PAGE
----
Jewish Journal


March 16, 2010

Events Highlight Assembly Speaker’s Jewish Ties


From left: Rabbi Mark Diamond of the Board of Rabbis of Southern California, Assembly Speaker John Pérez, Jewish Public Affairs Committee of California Chair Marc Carrel and The Jewish Federation's Andrew Cushnir.

From left: Rabbi Mark Diamond of the Board of Rabbis of Southern California, Assembly Speaker John Pérez, Jewish Public Affairs Committee of California Chair Marc Carrel and The Jewish Federation's Andrew Cushnir.

Three events last week celebrated the inauguration of John Pérez as the California Assembly’s new speaker while also emphasizing his connection to Judaism. Although he is not Jewish, Pérez, the first openly LGBT person to be elected to one of the state’s most powerful leadership positions, enjoys ties to the Jewish world.

“The Jewish community’s got an important part of the history in the city of L.A., in particular my district,” Pérez said following his Los Angeles swearing-in ceremony at an open-air plaza outside of the Japanese American National Museum in Little Tokyo.

Pérez’s 46th Assembly District includes Boyle Heights, home to a large part of Los Angeles’ Jewish community during the first half of the 20th century and still home to the Breed Street Shul, an aging but “important institution,” Pérez said.

“I’m so happy to spend time with people there who are working to bring [the synagogue] back and make it a meaningful center,” Pérez said as crowds swarmed around him requesting his autograph on their event handbills.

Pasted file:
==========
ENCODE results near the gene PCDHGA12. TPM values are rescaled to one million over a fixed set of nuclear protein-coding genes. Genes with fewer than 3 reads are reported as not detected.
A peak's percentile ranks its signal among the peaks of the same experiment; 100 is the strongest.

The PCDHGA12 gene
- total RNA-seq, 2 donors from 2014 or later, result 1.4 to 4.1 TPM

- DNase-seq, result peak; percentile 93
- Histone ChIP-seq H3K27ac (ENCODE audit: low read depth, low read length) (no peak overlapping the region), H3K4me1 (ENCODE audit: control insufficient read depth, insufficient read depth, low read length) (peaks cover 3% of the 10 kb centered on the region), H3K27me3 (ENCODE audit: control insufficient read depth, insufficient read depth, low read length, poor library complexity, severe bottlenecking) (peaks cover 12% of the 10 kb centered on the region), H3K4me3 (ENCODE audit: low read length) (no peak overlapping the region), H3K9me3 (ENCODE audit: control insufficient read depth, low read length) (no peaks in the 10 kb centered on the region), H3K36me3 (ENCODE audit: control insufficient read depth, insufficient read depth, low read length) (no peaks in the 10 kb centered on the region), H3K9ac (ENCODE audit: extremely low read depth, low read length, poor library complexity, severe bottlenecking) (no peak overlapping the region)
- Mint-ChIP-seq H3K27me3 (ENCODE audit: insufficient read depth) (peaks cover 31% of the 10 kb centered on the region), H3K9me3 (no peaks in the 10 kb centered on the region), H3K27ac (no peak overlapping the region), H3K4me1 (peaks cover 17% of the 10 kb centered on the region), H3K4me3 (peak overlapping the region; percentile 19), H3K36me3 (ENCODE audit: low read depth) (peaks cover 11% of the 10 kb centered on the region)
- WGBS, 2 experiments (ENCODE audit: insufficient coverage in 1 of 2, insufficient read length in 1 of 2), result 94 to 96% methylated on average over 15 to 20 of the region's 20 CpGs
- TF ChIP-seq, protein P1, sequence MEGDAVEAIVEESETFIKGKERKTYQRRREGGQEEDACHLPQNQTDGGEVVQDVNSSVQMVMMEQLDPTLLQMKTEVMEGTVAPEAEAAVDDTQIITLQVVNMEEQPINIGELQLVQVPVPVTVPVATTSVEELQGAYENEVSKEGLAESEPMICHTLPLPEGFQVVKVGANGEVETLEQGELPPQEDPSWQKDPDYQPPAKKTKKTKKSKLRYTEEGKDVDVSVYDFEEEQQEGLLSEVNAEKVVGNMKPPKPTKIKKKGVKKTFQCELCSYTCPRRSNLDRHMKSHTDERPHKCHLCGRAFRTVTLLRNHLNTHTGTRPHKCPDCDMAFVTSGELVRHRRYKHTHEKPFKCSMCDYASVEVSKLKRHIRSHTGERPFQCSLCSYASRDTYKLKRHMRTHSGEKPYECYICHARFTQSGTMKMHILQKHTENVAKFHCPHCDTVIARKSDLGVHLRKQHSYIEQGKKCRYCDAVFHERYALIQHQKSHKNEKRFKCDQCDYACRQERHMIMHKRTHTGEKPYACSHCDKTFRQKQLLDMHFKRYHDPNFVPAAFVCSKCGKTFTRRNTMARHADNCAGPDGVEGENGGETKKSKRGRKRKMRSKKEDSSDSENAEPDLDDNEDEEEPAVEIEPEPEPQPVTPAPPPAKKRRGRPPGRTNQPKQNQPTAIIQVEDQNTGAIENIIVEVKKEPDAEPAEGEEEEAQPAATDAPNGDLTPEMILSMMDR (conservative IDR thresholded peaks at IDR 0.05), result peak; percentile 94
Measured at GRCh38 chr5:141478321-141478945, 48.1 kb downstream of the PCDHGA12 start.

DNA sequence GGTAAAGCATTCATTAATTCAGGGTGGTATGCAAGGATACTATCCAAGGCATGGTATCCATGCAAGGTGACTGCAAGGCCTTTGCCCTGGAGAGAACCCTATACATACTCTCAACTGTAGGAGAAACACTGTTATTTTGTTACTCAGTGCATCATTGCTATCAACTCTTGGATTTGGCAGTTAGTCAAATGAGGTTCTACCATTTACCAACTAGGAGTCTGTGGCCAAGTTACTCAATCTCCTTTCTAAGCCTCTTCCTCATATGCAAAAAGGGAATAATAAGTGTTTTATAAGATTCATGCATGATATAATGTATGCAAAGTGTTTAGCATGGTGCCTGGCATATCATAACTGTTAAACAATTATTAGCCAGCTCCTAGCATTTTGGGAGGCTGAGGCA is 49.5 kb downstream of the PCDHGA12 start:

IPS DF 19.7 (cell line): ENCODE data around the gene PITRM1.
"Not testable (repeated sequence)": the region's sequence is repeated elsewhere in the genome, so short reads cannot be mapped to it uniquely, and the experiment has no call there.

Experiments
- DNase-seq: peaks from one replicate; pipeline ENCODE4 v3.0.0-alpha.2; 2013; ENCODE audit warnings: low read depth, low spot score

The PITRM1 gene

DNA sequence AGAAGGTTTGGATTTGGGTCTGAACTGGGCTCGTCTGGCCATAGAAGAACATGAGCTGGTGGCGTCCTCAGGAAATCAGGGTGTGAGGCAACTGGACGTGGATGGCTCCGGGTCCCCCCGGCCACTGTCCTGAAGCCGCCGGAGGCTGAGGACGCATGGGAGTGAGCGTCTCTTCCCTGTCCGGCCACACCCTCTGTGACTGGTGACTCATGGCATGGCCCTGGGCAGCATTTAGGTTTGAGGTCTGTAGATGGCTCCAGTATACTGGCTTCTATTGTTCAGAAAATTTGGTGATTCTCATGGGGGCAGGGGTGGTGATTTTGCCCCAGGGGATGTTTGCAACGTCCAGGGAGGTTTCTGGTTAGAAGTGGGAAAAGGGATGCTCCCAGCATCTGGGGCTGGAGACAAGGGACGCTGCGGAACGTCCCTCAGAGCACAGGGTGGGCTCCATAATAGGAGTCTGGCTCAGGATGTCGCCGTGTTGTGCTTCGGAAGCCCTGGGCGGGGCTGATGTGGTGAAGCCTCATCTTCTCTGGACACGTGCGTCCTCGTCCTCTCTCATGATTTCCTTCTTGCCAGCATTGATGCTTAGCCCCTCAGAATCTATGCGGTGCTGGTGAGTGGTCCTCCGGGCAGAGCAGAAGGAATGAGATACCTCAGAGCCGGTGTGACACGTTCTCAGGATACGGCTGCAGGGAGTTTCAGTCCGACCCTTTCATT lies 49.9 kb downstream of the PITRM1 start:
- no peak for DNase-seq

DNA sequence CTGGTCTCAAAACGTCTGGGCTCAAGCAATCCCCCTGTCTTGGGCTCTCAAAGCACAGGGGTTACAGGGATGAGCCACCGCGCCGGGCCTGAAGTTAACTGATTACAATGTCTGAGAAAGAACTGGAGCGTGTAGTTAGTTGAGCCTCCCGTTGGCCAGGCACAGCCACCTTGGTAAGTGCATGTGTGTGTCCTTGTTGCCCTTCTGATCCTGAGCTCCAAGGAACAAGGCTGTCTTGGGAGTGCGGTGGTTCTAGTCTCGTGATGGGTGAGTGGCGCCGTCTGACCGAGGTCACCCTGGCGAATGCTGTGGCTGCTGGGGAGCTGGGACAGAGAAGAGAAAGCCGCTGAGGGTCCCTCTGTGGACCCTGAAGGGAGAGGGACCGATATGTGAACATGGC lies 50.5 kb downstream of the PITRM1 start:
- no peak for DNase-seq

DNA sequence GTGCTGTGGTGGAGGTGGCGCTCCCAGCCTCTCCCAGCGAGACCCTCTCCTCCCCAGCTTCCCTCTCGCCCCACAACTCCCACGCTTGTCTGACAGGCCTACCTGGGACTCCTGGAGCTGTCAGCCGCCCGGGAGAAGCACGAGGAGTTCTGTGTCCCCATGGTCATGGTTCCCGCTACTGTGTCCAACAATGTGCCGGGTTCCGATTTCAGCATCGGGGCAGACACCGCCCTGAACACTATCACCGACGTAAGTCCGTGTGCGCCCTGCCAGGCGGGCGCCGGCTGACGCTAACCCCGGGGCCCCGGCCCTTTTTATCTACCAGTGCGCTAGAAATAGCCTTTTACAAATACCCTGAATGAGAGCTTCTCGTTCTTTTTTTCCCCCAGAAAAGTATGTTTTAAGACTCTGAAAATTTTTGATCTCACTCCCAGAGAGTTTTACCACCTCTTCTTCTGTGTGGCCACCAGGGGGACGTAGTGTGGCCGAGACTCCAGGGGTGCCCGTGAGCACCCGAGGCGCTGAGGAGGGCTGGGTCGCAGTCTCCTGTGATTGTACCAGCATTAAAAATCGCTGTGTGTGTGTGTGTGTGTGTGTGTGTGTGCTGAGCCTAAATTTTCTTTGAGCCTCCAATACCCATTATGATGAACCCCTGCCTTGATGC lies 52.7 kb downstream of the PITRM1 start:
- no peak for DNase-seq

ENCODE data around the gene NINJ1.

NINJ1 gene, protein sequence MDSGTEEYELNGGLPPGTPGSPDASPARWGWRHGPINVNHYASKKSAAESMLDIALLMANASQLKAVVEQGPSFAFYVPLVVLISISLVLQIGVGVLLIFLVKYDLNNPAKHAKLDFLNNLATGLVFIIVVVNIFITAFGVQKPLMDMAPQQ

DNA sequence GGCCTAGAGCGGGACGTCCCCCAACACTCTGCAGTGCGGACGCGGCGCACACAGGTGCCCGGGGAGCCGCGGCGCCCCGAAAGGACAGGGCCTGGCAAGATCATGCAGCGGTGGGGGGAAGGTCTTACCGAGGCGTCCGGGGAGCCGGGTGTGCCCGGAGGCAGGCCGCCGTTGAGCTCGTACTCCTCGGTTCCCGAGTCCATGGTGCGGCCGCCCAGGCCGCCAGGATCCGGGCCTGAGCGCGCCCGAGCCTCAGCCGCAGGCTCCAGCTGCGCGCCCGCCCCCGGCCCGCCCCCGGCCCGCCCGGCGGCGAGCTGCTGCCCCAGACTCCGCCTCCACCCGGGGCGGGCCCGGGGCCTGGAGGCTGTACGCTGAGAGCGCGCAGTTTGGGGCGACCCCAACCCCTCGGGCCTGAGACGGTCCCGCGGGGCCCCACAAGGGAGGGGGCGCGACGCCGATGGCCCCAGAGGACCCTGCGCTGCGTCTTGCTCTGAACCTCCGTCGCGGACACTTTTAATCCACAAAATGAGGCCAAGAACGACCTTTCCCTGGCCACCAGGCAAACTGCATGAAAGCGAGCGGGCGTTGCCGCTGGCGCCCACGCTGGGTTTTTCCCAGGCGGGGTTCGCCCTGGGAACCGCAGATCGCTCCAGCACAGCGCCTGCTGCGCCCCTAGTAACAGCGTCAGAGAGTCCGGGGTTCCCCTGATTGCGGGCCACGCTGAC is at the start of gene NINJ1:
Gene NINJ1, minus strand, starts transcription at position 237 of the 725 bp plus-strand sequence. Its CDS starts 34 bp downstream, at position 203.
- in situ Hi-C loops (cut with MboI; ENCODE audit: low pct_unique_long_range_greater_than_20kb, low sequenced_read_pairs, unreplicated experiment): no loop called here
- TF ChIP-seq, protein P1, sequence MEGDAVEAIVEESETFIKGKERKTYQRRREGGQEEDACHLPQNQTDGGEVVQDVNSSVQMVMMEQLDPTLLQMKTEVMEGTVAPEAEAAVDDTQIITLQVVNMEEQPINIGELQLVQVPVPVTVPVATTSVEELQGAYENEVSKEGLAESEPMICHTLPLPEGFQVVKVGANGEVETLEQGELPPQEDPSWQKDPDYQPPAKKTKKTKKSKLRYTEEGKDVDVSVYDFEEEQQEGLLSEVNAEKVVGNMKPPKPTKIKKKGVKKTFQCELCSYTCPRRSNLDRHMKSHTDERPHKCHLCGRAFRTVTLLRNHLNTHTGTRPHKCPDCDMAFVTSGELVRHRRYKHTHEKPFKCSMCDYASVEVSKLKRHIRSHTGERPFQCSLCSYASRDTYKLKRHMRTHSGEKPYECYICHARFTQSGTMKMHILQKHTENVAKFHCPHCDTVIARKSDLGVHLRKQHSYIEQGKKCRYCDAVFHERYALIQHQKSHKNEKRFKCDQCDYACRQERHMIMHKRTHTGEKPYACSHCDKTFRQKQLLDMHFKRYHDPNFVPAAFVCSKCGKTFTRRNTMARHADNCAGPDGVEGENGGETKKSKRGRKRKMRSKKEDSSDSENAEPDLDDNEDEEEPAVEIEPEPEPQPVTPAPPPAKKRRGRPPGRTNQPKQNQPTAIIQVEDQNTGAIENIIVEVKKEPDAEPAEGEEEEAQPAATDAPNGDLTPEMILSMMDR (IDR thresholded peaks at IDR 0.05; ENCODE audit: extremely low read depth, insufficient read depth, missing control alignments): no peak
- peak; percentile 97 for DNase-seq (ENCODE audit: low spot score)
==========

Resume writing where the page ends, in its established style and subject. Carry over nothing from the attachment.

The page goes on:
A longtime project to renovate and turn the badly deteriorated Breed Street Shul, the former home of Congregation Talmud Torah, into a neighborhood community center has been spearheaded by the Jewish Historical Society of Southern California.

At his official inauguration in Sacramento on March 1, Pérez took his oath on a Tanakh following an invocation by Rabbi Denise Eger of Congregation Kol Ami, a Reform synagogue in West Hollywood. In his speech at that ceremony, Pérez spoke of his commitment to budget reform, progressive environmental policy and higher education.

Pérez’s remarks in Little Tokyo came after L.A. Mayor Antonio Villaraigosa, the California Assembly speaker’s cousin, said in a speech about Pérez’s election: “I feel like a proud father who has watched a young man grow.”

A week earlier, on March 7, Pérez, who was formally elected by a party-line 48-26 vote on Jan. 7 and replaces Karen Bass (D-Los Angeles), appeared at a Jewish community leadership reception at The Jewish Federation of Greater Los Angeles’ Wilshire Boulevard headquarters. Co-sponsored by the Jewish Public Affairs Committee (JPAC), the event honored Pérez’s appointment and offered him an opportunity for a formal introduction with community leaders.

Rabbi Mark Diamond, executive vice president of The Board of Rabbis of Southern California, offered a blessing for Pérez and wished him luck on his journey as the new speaker.

At The Federation’s Goldsmith Center, Andrew Cushnir, associate executive vice president of The Jewish Federation of Greater Los Angeles, presented Pérez with a framed photo of Pérez in front of the Western Wall, taken during JPAC’s 2008 Legislators’ Study Trip to Israel — the speaker’s first visit to the Jewish state. The trip’s goal was to foster a better sociopolitical and cultural understanding of the country through visiting historical sites and meeting with counterparts in the Israeli government.

Back in Little Tokyo, as the music of a marching band reinforced the celebratory mood of the day, Assemblyman Mike Feuer (D-Los Angeles) spoke of Pérez’s relationship with the Jewish community. Feuer was one of many Jewish leaders who came to support Pérez at the ceremony. H. David Nahai, senior adviser to the Clinton Climate Initiative, and Irving S. Lebovics, chairman of Agudath Israel of California, also attended.

“John is close to the Jewish community through his values and acts,” Feuer said. “I think he will have a thriving relationship with the Jewish community. It’s good for California.”

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